Sunday, January 3, 2010

nuclear energy

Nuclear energy used to be the next endless energy source.

Tens of years later, that dream failed to materialize and the world has moved on to trying to tap into a host of different kinds of sources - solar, wind, tidal, bio-matter, etc. - and make it economically viable on a large scale.

Nuclear energy is still our next endless energy source.

The reasons for failure in the past decades have political roots. The "developed" nations were involved in the Cold War that centered around stockpiles of nuclear weapons. As such, using nuclear energy for peaceful purposes was relegated to being a front for nuclear arms and there was a huge political impetus to tie together weapons and nuclear energy generation. Power generators were made to use Uranium so they could create Plutonium as a by-product which is needed for nuclear bombs. The problem with using Uranium is that it is not well-suited for energy generation: it needs to be enriched (create fissile U-235 from naturally occuring U-238) in an expensive process, the nuclear reactors are dangerous and need many precision controls, and toxic waste is left over. And before you knew it, nuclear energy became the untouchable: dangerous and with evil intentions.

With some natural progression of history, this is where we find ourselves: the "nuclear" nations have enough nuclear weapons stockpiled, almost everyone has realized that nuclear deterrent is not the way forward, there is an impending energy crisis and a global warming crisis and we desperately need a solution to both.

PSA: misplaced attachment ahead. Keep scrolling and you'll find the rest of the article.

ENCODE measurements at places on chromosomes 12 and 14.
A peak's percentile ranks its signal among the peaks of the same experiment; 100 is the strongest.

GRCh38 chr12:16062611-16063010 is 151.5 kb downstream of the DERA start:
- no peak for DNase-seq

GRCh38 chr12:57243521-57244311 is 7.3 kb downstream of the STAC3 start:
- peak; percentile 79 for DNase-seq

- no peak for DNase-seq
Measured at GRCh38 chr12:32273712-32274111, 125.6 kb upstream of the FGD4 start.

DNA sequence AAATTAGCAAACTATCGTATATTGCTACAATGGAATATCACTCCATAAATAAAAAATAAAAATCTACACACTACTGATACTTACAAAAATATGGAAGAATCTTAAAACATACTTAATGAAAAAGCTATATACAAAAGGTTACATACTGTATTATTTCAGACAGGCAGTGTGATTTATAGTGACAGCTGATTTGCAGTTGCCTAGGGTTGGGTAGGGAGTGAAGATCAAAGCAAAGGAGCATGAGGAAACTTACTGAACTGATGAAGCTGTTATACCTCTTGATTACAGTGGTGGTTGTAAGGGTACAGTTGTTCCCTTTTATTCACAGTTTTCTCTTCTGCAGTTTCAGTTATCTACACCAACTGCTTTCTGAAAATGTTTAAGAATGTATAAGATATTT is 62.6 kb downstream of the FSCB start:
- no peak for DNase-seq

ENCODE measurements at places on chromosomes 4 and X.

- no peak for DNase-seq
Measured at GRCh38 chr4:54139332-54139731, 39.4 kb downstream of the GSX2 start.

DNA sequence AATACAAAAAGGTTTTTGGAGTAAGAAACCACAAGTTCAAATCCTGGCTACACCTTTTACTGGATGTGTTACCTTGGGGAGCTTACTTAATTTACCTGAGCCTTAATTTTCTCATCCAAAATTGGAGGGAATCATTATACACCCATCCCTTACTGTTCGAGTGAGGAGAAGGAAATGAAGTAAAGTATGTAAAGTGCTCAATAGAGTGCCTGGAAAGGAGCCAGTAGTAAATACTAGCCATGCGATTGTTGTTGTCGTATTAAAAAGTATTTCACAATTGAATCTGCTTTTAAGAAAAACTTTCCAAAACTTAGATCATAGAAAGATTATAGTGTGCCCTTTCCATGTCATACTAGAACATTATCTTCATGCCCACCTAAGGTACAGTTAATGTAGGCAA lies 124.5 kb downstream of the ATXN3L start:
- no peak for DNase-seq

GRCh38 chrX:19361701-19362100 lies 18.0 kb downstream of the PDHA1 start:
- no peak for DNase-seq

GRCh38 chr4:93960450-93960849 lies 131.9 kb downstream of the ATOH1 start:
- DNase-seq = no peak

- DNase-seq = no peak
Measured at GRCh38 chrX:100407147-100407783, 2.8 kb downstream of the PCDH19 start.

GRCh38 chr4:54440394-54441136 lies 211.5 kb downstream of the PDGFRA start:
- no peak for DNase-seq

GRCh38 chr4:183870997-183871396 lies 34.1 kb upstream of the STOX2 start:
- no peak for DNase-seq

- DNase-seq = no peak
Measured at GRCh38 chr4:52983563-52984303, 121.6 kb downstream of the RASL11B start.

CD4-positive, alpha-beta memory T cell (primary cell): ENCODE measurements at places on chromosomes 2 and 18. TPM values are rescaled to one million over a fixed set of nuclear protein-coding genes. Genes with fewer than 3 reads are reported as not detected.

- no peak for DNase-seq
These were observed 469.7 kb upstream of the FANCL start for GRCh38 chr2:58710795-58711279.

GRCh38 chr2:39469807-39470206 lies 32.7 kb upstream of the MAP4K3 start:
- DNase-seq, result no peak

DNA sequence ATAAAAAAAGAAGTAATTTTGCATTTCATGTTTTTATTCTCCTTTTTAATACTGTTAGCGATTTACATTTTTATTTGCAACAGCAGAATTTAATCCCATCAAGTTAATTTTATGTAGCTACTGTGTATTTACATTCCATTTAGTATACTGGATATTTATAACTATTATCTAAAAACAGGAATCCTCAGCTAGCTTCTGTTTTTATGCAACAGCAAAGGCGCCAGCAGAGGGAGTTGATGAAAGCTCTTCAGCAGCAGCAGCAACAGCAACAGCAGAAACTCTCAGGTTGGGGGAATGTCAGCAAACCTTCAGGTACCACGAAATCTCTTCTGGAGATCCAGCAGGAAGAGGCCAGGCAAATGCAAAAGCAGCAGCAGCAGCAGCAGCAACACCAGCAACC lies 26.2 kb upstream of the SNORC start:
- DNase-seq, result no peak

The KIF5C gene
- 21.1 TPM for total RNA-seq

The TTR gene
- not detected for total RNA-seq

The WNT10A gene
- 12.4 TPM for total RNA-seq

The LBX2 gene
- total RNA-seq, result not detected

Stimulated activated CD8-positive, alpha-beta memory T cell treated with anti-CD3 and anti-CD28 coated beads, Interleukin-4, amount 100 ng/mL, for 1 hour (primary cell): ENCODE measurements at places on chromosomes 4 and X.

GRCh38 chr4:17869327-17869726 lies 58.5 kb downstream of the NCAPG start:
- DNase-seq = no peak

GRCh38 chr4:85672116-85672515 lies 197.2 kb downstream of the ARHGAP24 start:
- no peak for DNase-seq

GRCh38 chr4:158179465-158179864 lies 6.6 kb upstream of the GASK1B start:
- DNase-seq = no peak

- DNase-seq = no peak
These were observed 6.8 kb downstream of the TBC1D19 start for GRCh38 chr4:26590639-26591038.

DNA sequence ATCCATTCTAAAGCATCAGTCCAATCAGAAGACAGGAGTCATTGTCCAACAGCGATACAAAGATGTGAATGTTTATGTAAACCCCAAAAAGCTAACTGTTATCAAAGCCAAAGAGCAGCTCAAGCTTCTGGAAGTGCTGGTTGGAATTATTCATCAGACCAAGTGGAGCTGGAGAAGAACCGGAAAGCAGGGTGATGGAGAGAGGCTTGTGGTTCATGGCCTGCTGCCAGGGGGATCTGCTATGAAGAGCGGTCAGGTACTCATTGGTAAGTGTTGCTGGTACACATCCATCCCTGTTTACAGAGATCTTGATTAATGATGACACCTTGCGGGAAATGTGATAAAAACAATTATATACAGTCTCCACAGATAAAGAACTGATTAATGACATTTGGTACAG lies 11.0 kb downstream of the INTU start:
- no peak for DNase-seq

Thorium tells a different story. This nuclear energy fuel that was discovered decades ago, but shelved because it did not generate Plutonium for weapons. It has already been proven to be a much safer and easier way to generate nuclear power, without any toxic waste and expensive enrichment processes. Scientists are now trying to create efficient and long-lasting reactors that use Thorium for large scale energy generation.

If this succeeds, it will be an interesting turn of events.

There will be some economic upheaval as the economy moves from being fossil fuel-based to being nuclear energy-based: transportation, as vehicle technology, range, capacities change, even energy storage and transportation. The politics are going to be interesting too, as different countries will be able to produce nuclear fuel.

Timelines for large scale nuclear power generation seem to be 20-40 years in the future, which is far too long. Oil is expected to peak in 10 years' time. I can't imagine ocean tides, for example, solving our civilization's energy needs in the coming decades. Governments need to give more impetus to safe and clean nuclear energy.

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